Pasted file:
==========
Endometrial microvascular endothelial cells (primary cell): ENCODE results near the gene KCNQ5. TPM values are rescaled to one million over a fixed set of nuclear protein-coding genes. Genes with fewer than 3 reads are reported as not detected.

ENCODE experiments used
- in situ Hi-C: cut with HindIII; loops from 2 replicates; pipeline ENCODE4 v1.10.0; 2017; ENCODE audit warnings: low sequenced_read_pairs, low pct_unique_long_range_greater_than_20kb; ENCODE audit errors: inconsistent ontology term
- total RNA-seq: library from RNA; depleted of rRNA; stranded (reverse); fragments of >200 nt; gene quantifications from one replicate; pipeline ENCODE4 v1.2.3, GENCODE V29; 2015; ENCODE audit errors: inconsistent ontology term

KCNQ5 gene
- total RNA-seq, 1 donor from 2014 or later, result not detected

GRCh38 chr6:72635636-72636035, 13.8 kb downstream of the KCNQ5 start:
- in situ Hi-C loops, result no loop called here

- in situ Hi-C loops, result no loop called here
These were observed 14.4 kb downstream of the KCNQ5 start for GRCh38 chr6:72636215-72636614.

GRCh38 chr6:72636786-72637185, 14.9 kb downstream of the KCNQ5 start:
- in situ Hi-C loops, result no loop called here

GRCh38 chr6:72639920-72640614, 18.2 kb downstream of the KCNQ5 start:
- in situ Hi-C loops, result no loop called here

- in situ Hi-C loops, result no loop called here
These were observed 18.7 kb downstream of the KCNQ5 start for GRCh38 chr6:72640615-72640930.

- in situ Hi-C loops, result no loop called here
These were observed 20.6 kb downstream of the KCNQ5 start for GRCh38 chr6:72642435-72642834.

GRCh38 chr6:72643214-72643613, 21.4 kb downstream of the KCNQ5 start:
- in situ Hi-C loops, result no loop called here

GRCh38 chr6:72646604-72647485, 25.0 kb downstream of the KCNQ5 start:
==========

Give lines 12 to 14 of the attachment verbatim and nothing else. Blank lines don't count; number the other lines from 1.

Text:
- in situ Hi-C loops, result no loop called here

GRCh38 chr6:72639920-72640614, 18.2 kb downstream of the KCNQ5 start:
- in situ Hi-C loops, result no loop called here